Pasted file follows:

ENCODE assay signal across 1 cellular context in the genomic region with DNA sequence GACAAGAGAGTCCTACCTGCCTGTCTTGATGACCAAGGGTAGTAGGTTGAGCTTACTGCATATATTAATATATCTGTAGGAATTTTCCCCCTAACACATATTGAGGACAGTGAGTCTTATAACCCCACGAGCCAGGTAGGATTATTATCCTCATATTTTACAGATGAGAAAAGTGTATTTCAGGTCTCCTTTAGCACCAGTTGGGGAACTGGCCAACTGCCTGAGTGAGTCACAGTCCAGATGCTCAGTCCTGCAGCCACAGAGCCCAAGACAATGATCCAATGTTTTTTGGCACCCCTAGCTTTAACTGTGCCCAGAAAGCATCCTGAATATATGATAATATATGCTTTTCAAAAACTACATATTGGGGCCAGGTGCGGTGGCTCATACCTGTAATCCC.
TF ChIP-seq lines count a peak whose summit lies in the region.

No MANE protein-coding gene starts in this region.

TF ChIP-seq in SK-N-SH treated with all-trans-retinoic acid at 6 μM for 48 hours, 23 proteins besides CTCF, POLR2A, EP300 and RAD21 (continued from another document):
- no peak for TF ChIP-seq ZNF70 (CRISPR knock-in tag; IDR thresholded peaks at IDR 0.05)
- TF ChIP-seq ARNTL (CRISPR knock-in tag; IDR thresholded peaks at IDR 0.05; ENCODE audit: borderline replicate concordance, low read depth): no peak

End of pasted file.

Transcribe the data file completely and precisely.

ENCODE assay signal across 1 cellular context in the genomic region with DNA sequence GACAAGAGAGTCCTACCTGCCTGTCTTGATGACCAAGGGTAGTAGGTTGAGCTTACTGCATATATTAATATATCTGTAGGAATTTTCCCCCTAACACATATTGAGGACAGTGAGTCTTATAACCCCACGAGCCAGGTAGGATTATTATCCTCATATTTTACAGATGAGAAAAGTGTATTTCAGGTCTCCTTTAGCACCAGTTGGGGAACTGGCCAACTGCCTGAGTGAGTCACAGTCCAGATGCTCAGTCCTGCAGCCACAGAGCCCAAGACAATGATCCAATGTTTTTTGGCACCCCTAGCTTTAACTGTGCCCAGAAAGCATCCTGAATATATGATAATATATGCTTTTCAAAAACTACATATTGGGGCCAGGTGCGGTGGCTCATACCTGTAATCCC.
TF ChIP-seq lines count a peak whose summit lies in the region.

No MANE protein-coding gene starts in this region.

TF ChIP-seq in SK-N-SH treated with all-trans-retinoic acid at 6 μM for 48 hours, 23 proteins besides CTCF, POLR2A, EP300 and RAD21 (continued from another document):
- no peak for TF ChIP-seq ZNF70 (CRISPR knock-in tag; IDR thresholded peaks at IDR 0.05)
- TF ChIP-seq ARNTL (CRISPR knock-in tag; IDR thresholded peaks at IDR 0.05; ENCODE audit: borderline replicate concordance, low read depth): no peak